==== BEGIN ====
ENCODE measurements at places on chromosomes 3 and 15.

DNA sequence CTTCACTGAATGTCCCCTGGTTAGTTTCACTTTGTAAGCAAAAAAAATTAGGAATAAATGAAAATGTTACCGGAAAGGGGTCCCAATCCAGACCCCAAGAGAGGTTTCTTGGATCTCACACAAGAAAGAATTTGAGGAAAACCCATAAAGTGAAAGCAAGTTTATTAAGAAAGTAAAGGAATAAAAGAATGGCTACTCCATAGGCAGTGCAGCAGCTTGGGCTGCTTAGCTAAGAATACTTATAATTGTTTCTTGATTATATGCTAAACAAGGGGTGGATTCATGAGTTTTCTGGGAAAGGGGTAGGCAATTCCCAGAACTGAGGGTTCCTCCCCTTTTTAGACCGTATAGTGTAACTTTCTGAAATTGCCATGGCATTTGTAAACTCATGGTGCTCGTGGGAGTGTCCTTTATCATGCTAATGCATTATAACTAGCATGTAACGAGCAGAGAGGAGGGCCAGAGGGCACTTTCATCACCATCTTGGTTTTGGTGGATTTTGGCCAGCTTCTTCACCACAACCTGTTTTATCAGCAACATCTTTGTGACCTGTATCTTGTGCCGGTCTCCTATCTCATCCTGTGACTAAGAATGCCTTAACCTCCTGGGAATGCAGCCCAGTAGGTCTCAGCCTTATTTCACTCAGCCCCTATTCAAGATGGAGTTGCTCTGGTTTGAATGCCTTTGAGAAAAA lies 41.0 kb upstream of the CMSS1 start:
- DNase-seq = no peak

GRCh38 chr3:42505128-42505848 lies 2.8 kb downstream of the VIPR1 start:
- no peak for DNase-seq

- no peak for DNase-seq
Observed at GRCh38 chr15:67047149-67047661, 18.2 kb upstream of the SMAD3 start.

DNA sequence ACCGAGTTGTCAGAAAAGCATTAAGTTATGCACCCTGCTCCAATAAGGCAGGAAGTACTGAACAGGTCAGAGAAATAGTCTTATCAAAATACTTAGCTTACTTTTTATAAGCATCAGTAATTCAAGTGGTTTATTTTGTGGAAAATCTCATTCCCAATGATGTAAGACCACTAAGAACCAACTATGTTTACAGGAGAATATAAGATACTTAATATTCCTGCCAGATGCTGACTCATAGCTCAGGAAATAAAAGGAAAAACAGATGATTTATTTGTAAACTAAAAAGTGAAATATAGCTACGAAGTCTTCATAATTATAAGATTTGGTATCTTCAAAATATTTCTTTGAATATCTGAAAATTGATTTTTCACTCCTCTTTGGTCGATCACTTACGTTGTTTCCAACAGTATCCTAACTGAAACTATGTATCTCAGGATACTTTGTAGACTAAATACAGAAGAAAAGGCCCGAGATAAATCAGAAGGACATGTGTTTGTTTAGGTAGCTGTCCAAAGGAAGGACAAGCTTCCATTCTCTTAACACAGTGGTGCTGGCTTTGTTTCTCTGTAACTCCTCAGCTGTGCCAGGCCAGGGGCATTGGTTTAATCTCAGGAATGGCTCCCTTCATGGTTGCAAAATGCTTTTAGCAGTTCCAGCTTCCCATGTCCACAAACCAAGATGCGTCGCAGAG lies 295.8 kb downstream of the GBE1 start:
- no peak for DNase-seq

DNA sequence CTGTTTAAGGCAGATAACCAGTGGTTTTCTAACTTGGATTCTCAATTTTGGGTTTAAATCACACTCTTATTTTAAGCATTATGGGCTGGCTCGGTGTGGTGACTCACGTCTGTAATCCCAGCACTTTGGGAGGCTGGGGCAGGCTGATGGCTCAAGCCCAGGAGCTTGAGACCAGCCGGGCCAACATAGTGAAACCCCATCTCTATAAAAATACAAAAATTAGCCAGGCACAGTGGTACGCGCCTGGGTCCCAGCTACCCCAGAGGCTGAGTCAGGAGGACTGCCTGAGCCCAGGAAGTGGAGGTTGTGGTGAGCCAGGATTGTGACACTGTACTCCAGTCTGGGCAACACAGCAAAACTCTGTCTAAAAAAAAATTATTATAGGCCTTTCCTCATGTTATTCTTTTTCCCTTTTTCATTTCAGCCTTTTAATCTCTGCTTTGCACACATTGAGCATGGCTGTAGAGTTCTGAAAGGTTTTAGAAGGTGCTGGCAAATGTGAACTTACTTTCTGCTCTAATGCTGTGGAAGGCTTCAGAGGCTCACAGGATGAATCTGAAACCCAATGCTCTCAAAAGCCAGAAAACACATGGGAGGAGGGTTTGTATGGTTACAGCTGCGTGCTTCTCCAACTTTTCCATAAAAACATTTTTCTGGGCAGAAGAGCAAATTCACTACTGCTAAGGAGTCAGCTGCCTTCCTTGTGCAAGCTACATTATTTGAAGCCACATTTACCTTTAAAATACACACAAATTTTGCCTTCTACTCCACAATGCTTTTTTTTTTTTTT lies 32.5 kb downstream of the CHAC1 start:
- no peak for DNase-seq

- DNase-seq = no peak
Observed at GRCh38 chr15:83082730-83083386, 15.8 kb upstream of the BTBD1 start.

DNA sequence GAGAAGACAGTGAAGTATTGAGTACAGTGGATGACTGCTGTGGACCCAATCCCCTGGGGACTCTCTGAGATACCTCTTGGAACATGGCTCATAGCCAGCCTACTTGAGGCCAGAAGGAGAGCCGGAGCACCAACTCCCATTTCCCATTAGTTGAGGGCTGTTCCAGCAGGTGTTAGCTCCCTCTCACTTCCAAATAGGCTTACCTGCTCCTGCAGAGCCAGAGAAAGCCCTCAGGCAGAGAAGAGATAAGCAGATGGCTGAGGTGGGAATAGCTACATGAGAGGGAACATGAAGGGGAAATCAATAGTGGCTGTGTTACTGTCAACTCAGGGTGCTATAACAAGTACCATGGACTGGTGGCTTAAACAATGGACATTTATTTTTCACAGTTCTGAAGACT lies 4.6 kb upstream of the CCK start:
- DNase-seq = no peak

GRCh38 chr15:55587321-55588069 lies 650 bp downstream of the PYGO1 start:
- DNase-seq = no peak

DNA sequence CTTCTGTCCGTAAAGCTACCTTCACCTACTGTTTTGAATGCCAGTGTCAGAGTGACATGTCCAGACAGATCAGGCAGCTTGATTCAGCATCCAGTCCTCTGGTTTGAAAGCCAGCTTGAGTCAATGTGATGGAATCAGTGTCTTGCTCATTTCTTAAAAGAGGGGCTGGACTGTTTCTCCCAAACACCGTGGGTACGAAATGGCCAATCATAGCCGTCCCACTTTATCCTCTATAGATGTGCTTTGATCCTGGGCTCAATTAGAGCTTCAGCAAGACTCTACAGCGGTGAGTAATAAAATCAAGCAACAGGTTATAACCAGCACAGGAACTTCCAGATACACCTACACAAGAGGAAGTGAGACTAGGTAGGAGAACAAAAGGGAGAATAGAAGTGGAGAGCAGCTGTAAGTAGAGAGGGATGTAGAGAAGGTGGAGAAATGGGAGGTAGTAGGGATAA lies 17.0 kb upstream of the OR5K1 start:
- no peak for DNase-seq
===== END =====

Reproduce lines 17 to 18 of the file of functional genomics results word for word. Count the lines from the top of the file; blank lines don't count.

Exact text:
- DNase-seq = no peak

DNA sequence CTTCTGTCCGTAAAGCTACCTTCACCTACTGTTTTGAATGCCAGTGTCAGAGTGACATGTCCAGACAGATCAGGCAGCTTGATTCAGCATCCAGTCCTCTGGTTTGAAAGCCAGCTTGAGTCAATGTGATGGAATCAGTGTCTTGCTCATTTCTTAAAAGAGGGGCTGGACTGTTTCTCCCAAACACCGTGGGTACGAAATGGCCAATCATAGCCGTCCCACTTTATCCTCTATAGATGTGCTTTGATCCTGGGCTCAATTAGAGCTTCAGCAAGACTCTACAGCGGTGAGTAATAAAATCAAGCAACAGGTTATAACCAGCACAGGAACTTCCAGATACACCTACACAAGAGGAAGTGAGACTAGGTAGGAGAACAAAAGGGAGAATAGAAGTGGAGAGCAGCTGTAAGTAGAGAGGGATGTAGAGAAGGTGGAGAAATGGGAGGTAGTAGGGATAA lies 17.0 kb upstream of the OR5K1 start: